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LULAC prepares for lawsuit on Iowa's 'English-only' voting law

All political documents in Iowa are required to be in English, with the exception of voting materials in two counties. LULAC claims that disenfranchises voters.

SCOTT COUNTY, Iowa — Iowa's chapter of the League of United Latin American Citizens (LULAC) is preparing for a lawsuit over the state's so-called "English-only" laws. 

Currently, the state follows guidance from the 2002 Iowa English Language Reaffirmation Act, which mandates all official state documents be written in English. Following a lawsuit on the act, by Republican U.S. Representative Steve King in 2007, all but two counties in Iowa extend that law to include all voting materials as well. 

Only Buena Vista and Tama Counties are allowed to translate election materials, due to their high populations of Hispanic and Indigenous Peoples, respectfully.  

Back in July, LULAC petitioned Iowa Secretary of State Paul Pate for a declaratory order about the law, asking for clarity on three key points: 

  1. May county auditors outside of Buena Vista County accept and use the official Spanish-language versions of the State of Iowa Official Voter Registration Form and the State of Iowa Official Absentee Ballot Request Form? 
  2. Must county auditors in all Iowa counties accept and use the official Spanish-language version of the National Mail Voter Registration Form? 
  3. May county auditors outside of Buena Vista county accept and use the official Spanish-language version of the State of Iowa Official Absentee Ballot Request Form? 

You can view the full petition here

Tuesday, Sept. 28 marks 60 days since the petition was submitted. If Secretary Pate doesn't respond by then, it opens the door for LULAC to sue. 

"This is a fight for our community," said Joe Henry, LULAC Iowa's Political Director. "We're asking Secretary Pate to do the right thing, which is guaranteed under federal law. If he does not, then we will need to go to court and argue our positions there." 

Voting materials - all which must be in English - cover a broad range of resources in Iowa. Currently, everything from ballots to voting instructions, voter registration, absentee ballots and more are all only available in English. 

"This is holding our community hostage. This has been going on since 2008," Henry said. "We need to ensure our right to vote. That's what our petition was about."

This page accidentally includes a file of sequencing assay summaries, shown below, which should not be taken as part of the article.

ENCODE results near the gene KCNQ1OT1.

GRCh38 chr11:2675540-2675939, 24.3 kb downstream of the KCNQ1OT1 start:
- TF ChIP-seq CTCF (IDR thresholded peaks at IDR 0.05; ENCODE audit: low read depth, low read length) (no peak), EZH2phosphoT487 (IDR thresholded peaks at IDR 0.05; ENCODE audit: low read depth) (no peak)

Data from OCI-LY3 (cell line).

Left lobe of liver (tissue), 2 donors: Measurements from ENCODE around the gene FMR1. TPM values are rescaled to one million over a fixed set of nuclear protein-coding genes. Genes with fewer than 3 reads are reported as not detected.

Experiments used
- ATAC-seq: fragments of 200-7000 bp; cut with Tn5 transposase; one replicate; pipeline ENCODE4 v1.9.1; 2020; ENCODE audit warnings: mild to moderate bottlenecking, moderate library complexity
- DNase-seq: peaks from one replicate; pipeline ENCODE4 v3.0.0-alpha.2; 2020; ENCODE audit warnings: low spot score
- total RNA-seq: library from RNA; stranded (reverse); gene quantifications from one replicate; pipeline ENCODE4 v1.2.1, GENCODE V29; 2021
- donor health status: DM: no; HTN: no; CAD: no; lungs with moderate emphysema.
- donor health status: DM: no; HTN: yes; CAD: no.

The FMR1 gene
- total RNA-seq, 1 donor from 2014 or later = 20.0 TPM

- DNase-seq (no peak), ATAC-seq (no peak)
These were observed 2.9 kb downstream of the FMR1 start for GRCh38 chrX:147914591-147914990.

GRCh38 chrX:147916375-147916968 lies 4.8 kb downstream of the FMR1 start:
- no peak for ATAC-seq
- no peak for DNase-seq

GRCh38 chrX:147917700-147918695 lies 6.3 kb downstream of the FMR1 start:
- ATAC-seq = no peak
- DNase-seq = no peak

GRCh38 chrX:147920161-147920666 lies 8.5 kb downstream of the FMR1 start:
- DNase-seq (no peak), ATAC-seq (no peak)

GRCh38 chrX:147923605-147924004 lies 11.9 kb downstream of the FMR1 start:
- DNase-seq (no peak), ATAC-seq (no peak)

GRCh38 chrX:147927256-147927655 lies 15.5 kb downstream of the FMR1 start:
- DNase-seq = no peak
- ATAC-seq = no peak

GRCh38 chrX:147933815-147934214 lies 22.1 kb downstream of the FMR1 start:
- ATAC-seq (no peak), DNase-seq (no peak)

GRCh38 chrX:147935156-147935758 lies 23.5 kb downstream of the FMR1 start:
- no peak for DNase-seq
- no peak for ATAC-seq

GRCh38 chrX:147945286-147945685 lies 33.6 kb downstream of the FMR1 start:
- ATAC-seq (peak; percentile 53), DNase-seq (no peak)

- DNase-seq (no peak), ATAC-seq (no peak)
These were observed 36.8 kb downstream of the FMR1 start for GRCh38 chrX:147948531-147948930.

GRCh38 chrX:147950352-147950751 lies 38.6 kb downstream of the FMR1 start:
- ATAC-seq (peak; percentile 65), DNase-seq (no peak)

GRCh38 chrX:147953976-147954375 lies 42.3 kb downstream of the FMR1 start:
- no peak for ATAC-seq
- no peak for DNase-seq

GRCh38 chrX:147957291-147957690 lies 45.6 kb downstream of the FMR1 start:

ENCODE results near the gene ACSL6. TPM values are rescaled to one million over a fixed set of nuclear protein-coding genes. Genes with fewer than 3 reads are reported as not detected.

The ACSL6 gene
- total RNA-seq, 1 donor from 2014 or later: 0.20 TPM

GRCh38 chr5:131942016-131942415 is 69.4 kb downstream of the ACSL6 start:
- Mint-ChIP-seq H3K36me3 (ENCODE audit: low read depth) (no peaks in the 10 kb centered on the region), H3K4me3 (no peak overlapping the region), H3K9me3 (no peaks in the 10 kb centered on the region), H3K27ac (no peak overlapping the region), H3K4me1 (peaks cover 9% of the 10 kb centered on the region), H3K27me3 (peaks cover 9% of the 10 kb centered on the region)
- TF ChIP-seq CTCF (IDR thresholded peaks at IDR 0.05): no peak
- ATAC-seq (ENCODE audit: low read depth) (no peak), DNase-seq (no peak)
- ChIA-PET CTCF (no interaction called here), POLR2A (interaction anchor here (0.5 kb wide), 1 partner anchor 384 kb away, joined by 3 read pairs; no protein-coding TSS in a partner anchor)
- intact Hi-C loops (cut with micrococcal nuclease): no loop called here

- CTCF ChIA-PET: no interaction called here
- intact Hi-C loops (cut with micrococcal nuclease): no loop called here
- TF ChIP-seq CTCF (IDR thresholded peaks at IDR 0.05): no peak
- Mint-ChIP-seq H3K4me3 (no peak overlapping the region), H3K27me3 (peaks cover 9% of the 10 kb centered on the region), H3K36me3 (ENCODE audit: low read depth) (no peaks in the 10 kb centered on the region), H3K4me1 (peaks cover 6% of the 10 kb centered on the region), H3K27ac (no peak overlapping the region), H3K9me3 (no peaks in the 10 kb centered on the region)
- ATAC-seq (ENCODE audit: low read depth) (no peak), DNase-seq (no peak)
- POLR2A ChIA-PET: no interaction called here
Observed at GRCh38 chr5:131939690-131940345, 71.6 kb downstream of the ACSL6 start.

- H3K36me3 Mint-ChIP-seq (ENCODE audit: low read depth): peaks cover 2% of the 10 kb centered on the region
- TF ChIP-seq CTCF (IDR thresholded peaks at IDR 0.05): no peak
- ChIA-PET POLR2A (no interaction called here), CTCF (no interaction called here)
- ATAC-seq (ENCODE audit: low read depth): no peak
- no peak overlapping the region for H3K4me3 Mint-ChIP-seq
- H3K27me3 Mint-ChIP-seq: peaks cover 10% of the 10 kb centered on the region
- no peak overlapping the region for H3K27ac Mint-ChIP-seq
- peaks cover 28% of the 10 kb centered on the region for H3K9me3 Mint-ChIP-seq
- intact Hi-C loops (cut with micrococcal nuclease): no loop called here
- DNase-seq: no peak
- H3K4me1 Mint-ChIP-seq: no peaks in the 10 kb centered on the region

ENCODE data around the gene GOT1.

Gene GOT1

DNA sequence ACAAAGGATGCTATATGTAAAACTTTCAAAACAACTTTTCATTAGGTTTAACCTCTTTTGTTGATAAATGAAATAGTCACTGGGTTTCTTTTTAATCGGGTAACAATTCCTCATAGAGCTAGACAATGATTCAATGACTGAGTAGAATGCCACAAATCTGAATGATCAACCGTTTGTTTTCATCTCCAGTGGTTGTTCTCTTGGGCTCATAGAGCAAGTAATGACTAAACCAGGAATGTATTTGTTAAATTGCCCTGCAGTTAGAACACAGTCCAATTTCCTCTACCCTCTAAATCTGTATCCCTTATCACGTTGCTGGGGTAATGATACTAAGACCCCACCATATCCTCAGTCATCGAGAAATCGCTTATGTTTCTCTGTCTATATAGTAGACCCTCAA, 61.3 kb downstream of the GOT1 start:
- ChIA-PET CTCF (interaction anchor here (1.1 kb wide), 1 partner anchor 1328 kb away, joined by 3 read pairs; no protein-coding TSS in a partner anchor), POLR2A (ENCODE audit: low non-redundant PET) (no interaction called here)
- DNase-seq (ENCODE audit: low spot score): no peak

Iowa's Latino population is estimated to be over 189,000 people, as of 2017, making it the state's largest race or ethnic minority.  

"Over the last 10 years, our community has grown by leaps and bounds, and the amount of registered voters has more than tripled in our community. Our voice has been amplified," Henry said. "Democracy cannot be done when you're suppressing the vote. When you're limiting the ability to understand your right to vote." 

In a statement to News 8, Iowa Secretary Pate responded: 

“My office has conducted numerous outreach efforts with the Spanish speaking community to help them understand Iowa’s election laws and deadlines. That includes ads on TV, radio and print, as well was working with the Iowa Office of Latino Affairs. My office will continue extensive outreach efforts to Iowa voters, including this year ahead of the city/school elections.”

Secretary Pate's office says it's still under injunction from the 2008 decision led by Rep. King's lawsuit from the year prior. From that, state officials say they are prevented from disseminating official voter registration forms in any language but English. 

Kevin Hall, Secretary Pate's communication director, adds, "LULAC is aware of that fact. They openly recognized it in their own petition." 

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This story has been updated with further information from Secretary Pate's office.

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